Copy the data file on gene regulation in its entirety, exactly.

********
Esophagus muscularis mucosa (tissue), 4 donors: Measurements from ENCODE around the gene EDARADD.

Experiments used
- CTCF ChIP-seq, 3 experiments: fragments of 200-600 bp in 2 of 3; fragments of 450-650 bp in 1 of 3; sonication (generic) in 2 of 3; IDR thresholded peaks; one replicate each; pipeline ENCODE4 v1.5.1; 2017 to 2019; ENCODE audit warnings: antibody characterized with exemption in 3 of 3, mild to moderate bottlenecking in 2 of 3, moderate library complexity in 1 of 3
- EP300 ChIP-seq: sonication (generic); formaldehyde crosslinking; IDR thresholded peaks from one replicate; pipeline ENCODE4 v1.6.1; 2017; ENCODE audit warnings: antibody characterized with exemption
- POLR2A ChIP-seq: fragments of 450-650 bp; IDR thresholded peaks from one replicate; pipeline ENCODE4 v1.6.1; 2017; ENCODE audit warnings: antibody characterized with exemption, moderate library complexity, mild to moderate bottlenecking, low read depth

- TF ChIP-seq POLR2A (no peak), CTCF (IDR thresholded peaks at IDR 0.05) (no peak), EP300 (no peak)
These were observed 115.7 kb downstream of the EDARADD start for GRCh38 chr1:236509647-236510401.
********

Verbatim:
Esophagus muscularis mucosa (tissue), 4 donors: Measurements from ENCODE around the gene EDARADD.

Experiments used
- CTCF ChIP-seq, 3 experiments: fragments of 200-600 bp in 2 of 3; fragments of 450-650 bp in 1 of 3; sonication (generic) in 2 of 3; IDR thresholded peaks; one replicate each; pipeline ENCODE4 v1.5.1; 2017 to 2019; ENCODE audit warnings: antibody characterized with exemption in 3 of 3, mild to moderate bottlenecking in 2 of 3, moderate library complexity in 1 of 3
- EP300 ChIP-seq: sonication (generic); formaldehyde crosslinking; IDR thresholded peaks from one replicate; pipeline ENCODE4 v1.6.1; 2017; ENCODE audit warnings: antibody characterized with exemption
- POLR2A ChIP-seq: fragments of 450-650 bp; IDR thresholded peaks from one replicate; pipeline ENCODE4 v1.6.1; 2017; ENCODE audit warnings: antibody characterized with exemption, moderate library complexity, mild to moderate bottlenecking, low read depth

- TF ChIP-seq POLR2A (no peak), CTCF (IDR thresholded peaks at IDR 0.05) (no peak), EP300 (no peak)
These were observed 115.7 kb downstream of the EDARADD start for GRCh38 chr1:236509647-236510401.